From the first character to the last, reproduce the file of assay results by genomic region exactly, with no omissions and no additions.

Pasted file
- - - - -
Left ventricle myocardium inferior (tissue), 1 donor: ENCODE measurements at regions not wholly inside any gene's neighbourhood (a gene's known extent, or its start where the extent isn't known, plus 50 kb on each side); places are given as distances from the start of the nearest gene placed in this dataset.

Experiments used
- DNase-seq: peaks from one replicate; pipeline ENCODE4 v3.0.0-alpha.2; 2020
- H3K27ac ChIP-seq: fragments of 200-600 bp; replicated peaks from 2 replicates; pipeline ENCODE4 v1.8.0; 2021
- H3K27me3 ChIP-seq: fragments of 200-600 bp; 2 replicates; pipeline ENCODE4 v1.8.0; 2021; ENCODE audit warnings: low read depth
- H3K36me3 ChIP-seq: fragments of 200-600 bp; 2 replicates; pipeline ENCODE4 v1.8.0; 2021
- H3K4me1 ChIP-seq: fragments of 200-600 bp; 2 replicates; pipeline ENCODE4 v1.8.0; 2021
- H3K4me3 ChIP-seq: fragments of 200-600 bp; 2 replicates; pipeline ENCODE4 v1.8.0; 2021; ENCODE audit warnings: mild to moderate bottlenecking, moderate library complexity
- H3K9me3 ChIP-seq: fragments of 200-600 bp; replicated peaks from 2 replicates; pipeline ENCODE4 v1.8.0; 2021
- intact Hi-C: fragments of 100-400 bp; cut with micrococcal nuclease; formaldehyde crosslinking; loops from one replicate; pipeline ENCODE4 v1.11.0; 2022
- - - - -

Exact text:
Left ventricle myocardium inferior (tissue), 1 donor: ENCODE measurements at regions not wholly inside any gene's neighbourhood (a gene's known extent, or its start where the extent isn't known, plus 50 kb on each side); places are given as distances from the start of the nearest gene placed in this dataset.

Experiments used
- DNase-seq: peaks from one replicate; pipeline ENCODE4 v3.0.0-alpha.2; 2020
- H3K27ac ChIP-seq: fragments of 200-600 bp; replicated peaks from 2 replicates; pipeline ENCODE4 v1.8.0; 2021
- H3K27me3 ChIP-seq: fragments of 200-600 bp; 2 replicates; pipeline ENCODE4 v1.8.0; 2021; ENCODE audit warnings: low read depth
- H3K36me3 ChIP-seq: fragments of 200-600 bp; 2 replicates; pipeline ENCODE4 v1.8.0; 2021
- H3K4me1 ChIP-seq: fragments of 200-600 bp; 2 replicates; pipeline ENCODE4 v1.8.0; 2021
- H3K4me3 ChIP-seq: fragments of 200-600 bp; 2 replicates; pipeline ENCODE4 v1.8.0; 2021; ENCODE audit warnings: mild to moderate bottlenecking, moderate library complexity
- H3K9me3 ChIP-seq: fragments of 200-600 bp; replicated peaks from 2 replicates; pipeline ENCODE4 v1.8.0; 2021
- intact Hi-C: fragments of 100-400 bp; cut with micrococcal nuclease; formaldehyde crosslinking; loops from one replicate; pipeline ENCODE4 v1.11.0; 2022